Flow patterns around groynes in the coastal zone.
Lucca, PierLuigi Antonio.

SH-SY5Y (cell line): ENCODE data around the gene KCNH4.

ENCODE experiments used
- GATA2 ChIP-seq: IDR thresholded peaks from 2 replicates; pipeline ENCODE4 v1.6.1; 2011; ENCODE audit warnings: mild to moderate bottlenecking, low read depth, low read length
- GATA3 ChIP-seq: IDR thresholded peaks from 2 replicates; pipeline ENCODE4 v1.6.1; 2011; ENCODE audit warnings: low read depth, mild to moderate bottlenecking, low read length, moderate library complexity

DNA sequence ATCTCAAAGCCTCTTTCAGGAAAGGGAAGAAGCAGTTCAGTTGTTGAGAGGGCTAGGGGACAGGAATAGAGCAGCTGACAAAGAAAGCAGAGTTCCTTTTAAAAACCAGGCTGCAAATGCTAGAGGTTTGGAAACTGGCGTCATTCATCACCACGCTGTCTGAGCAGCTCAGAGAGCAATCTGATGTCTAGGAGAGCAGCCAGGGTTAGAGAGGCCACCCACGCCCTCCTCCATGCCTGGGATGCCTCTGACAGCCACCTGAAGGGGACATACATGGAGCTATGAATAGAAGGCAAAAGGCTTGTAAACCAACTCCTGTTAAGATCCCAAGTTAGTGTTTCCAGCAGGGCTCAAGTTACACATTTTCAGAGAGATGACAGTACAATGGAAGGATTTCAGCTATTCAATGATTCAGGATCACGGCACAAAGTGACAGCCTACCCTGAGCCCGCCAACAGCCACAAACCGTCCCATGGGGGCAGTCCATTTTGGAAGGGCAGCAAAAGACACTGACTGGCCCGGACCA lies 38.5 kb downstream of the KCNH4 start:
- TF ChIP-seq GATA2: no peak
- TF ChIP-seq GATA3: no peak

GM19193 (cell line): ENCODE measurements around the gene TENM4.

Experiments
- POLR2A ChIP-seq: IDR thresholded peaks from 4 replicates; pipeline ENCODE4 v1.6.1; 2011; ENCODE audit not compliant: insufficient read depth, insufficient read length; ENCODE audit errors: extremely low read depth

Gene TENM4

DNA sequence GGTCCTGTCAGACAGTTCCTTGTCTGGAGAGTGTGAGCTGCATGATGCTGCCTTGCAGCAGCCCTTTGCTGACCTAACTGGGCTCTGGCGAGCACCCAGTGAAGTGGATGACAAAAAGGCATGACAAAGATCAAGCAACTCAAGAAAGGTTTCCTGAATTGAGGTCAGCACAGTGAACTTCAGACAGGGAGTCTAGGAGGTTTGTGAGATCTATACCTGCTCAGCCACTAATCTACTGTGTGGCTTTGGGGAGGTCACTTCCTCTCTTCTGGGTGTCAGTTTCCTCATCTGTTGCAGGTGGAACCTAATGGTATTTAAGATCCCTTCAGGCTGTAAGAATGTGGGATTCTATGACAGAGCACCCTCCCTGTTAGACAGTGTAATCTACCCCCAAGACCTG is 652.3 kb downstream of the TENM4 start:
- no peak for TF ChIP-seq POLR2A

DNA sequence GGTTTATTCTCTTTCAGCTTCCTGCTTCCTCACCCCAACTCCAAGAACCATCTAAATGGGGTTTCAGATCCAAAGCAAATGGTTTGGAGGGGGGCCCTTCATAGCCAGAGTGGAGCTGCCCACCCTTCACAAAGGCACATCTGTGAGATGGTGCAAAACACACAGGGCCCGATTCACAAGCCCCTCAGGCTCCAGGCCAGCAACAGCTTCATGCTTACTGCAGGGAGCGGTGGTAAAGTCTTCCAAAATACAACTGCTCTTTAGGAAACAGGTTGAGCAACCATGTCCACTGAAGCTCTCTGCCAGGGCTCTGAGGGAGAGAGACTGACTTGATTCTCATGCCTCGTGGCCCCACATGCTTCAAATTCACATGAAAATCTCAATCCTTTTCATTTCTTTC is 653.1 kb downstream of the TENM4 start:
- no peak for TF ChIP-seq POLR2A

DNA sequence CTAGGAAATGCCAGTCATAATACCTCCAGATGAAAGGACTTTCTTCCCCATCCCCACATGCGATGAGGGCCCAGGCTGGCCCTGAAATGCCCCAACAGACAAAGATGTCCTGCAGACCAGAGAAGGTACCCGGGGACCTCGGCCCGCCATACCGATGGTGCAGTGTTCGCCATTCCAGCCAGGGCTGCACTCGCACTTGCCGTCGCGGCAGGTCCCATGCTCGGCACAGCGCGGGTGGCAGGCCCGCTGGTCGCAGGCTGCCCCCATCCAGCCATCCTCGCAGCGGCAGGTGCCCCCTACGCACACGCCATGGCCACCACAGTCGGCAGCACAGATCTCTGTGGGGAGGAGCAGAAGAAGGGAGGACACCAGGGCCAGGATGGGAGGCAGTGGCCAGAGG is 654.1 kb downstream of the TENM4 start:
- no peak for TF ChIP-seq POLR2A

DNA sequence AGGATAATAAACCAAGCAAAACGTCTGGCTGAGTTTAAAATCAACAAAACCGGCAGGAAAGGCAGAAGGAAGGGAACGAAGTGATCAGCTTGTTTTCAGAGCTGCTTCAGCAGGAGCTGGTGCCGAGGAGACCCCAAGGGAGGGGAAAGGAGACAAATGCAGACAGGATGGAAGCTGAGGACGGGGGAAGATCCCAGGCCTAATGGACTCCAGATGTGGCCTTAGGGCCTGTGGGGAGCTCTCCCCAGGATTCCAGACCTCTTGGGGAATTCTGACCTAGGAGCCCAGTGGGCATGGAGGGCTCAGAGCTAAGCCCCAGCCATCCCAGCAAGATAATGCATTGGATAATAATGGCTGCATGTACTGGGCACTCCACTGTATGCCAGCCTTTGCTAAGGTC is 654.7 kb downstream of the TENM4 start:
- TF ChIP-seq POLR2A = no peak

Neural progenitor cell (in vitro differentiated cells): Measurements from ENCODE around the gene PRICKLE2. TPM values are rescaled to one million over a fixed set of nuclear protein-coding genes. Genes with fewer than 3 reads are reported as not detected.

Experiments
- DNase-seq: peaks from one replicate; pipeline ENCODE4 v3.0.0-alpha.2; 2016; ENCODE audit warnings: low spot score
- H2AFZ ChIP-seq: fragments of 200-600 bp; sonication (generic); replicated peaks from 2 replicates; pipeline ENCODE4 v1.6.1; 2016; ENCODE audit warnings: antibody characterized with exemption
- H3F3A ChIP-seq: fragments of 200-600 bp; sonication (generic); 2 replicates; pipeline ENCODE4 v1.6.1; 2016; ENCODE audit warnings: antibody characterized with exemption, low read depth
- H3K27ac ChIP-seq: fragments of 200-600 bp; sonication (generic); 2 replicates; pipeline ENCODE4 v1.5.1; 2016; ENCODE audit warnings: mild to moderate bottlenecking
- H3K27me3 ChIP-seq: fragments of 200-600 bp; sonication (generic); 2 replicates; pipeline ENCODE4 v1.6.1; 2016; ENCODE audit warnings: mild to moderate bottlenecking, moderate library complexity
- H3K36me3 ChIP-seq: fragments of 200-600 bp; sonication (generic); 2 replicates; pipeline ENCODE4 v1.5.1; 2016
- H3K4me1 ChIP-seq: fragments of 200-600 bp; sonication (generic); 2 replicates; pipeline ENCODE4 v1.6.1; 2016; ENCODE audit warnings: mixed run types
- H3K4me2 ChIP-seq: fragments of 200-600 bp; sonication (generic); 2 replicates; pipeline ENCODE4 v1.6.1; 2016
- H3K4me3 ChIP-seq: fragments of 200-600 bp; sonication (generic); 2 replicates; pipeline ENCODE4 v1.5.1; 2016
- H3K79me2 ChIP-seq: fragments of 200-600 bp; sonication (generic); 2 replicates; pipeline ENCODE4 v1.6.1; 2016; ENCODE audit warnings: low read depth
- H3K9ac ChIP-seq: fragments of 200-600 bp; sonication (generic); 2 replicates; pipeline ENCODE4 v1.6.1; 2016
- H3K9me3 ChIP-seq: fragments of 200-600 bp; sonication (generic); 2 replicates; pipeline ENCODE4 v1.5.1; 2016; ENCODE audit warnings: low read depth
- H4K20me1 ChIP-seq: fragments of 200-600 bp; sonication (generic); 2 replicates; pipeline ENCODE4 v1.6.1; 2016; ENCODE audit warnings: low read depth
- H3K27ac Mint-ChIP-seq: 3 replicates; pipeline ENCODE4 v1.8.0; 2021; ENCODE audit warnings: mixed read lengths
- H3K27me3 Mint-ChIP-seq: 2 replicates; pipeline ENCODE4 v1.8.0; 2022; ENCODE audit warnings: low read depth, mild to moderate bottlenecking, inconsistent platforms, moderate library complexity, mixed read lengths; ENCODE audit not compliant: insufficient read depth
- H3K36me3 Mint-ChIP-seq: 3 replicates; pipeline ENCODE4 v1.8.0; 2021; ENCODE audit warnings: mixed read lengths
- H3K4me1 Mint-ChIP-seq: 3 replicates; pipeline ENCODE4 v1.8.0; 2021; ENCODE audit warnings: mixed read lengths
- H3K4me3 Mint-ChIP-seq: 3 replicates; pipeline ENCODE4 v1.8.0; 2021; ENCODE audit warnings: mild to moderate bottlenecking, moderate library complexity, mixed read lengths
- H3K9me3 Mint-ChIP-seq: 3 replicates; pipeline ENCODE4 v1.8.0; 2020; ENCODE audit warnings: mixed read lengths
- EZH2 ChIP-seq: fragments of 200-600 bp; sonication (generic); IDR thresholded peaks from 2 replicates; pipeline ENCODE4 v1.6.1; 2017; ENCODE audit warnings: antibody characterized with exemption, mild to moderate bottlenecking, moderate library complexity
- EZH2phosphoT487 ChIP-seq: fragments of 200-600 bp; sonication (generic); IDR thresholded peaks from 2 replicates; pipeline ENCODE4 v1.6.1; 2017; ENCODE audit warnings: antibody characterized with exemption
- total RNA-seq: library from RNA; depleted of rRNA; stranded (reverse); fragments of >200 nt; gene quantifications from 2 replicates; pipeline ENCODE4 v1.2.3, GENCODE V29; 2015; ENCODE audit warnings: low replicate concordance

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Semi-permeable groynes are used to modulate the long-shore transport for beach management purposes, but the optimal design of these structures remains unresolved. This in part is due to their ability to behave as both a permeable and an impermeable structure. A 2D depth-averaged flow model for an isolated groyne was developed to undertake a parametric study to investigate the characteristic flow patterns and how these flow patterns change under different conditions. These include various constrictions to the alongshore flow; changing water levels, groyne permeability, and geometric parameters. The flow model was coupled with a spectral wave model to simulate wave-driven flow near the groyne. The alongshore tip velocities, cross-shore rip currents and the flow separation length were analysed for different wave conditions and groyne lengths. A method was developed to model the permeability of the groyne by manipulating friction that impeded the through-flow. This was compared with an alternative model using a permeable pile screen. Parametric studies using the models show how flow patterns are sensitive to changes in permeability and the geometry of the groyne but also sensitive to the level of constriction of cross-sectional flow. The level of constriction is the ratio of the groyne length to the width of the breaker zone. The change in constriction affects the predominant flow pattern at the tip of the groyne, where either the cross-shore or alongshore current velocity is larger. Alongshore current tip velocities increase and rip current velocities decrease when the constriction is low and vice versa when the constriction is high. Changes in the permeability of the structure also significantly affect the circulation patterns - the influence of the groyne’s constriction reduces as permeability increases. Field measurements were carried out in Durban, South Africa. An array of current meters was deployed to map the flow field around an existing groyne for comparison with the numerical simulations from the parametric studies. Groyne tip velocities, rip currents, separation length and velocity vectors were consistent with the flow patterns from the simulations. Severe scour has been observed near groyne tips at the case study site. This can be explained in terms of the above-mentioned flow patterns and how they change for different wave and tide conditions. The observed flows are shown to be sufficient to cause bedload sediment transport around the groyne.